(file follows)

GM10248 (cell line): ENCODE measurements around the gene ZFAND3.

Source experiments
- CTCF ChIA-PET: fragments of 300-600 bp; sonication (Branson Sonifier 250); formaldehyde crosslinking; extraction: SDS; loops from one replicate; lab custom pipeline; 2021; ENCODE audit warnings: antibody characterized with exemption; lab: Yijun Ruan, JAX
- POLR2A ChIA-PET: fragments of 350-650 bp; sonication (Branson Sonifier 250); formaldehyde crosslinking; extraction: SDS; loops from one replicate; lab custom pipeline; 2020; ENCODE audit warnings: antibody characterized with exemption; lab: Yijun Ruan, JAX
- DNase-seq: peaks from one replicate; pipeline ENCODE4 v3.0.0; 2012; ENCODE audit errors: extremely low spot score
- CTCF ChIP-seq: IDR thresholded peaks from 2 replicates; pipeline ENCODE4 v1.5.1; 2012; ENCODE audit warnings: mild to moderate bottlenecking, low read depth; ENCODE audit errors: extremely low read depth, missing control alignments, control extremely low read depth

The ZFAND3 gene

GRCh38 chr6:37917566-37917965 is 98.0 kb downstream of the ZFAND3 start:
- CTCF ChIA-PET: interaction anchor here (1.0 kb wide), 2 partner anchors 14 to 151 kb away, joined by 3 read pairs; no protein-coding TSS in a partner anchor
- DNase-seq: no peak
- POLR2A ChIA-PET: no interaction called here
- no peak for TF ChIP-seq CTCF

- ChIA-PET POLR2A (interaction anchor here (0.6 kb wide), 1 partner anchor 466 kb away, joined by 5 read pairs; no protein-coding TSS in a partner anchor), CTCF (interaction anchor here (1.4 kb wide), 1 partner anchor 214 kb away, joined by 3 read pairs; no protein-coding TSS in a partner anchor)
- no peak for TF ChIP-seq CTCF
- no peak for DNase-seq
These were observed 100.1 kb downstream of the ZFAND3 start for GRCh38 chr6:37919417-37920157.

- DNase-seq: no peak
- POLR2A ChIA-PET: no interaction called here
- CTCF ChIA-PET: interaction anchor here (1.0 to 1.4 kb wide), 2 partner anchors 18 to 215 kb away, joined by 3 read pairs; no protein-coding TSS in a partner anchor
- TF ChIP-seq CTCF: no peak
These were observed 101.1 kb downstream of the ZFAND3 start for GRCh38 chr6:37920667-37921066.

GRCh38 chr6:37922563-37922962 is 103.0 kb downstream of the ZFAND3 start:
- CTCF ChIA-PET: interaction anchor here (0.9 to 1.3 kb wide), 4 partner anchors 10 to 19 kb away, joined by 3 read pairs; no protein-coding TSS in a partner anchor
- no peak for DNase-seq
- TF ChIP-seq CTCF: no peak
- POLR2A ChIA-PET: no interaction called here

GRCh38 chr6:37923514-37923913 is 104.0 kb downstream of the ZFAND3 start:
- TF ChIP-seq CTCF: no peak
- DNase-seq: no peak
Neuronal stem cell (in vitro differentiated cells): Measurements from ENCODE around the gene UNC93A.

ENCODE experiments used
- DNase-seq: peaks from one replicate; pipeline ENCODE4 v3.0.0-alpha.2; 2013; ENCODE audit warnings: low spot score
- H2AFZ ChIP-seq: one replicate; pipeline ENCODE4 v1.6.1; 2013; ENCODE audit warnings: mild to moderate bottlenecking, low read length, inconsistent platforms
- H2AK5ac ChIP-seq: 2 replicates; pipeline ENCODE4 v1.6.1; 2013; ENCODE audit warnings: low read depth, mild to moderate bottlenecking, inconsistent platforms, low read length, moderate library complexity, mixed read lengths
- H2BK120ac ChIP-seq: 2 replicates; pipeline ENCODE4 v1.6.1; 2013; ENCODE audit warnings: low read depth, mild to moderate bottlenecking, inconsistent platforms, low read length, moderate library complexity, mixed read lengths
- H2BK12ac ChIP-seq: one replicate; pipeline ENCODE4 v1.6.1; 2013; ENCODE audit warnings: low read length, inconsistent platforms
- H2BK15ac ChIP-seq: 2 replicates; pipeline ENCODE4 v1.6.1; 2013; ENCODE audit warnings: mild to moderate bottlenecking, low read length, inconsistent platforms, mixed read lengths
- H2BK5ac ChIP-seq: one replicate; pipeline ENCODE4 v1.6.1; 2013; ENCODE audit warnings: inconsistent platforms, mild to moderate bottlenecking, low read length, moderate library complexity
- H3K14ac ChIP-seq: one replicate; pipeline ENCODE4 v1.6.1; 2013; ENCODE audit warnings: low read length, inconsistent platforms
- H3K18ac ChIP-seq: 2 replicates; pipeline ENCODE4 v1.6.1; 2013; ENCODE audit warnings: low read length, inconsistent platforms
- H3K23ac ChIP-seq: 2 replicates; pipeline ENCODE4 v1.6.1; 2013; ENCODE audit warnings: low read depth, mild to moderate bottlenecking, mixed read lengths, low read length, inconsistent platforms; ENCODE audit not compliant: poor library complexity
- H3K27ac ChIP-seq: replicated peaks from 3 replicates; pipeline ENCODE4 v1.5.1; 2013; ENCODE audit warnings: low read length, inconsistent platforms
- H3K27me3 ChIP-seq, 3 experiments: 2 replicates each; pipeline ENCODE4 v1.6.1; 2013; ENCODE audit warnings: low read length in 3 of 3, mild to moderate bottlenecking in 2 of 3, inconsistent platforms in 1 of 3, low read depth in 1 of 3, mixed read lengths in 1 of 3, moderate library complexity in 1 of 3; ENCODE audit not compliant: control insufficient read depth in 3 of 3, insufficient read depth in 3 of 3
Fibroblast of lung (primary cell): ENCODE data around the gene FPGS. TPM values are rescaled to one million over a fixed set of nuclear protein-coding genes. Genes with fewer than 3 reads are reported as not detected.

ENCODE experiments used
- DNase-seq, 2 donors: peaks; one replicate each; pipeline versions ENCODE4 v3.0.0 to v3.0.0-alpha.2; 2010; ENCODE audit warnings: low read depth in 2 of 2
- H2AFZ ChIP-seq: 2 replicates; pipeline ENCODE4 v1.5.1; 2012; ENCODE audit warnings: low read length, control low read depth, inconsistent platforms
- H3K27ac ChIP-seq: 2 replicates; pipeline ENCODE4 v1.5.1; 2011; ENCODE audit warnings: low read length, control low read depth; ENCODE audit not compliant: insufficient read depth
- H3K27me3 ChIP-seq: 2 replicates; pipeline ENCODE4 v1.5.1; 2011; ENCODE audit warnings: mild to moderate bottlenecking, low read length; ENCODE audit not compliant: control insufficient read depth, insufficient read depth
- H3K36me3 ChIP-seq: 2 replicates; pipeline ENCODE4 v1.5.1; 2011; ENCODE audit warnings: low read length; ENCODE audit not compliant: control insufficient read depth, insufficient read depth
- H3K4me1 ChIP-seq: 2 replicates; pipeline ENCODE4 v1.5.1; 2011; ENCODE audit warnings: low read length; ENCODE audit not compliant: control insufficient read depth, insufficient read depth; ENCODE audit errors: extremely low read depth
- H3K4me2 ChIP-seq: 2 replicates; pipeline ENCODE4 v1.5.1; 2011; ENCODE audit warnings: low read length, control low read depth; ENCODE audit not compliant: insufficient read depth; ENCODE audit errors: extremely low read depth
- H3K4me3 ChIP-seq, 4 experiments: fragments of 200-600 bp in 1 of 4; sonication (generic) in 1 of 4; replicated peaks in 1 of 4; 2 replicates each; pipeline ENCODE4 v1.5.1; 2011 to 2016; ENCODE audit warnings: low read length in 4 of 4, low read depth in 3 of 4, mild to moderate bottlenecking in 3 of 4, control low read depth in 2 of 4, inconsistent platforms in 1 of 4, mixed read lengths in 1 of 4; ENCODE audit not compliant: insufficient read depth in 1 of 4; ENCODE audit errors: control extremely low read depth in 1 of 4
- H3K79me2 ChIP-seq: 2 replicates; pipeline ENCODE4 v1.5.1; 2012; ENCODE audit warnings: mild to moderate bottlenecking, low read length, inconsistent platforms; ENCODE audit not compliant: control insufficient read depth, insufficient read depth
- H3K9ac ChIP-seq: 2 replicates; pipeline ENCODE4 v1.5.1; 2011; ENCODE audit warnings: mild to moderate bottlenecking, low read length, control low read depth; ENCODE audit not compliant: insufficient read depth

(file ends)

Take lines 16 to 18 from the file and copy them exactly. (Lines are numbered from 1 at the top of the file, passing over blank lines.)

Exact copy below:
These were observed 100.1 kb downstream of the ZFAND3 start for GRCh38 chr6:37919417-37920157.

- DNase-seq: no peak
- POLR2A ChIA-PET: no interaction called here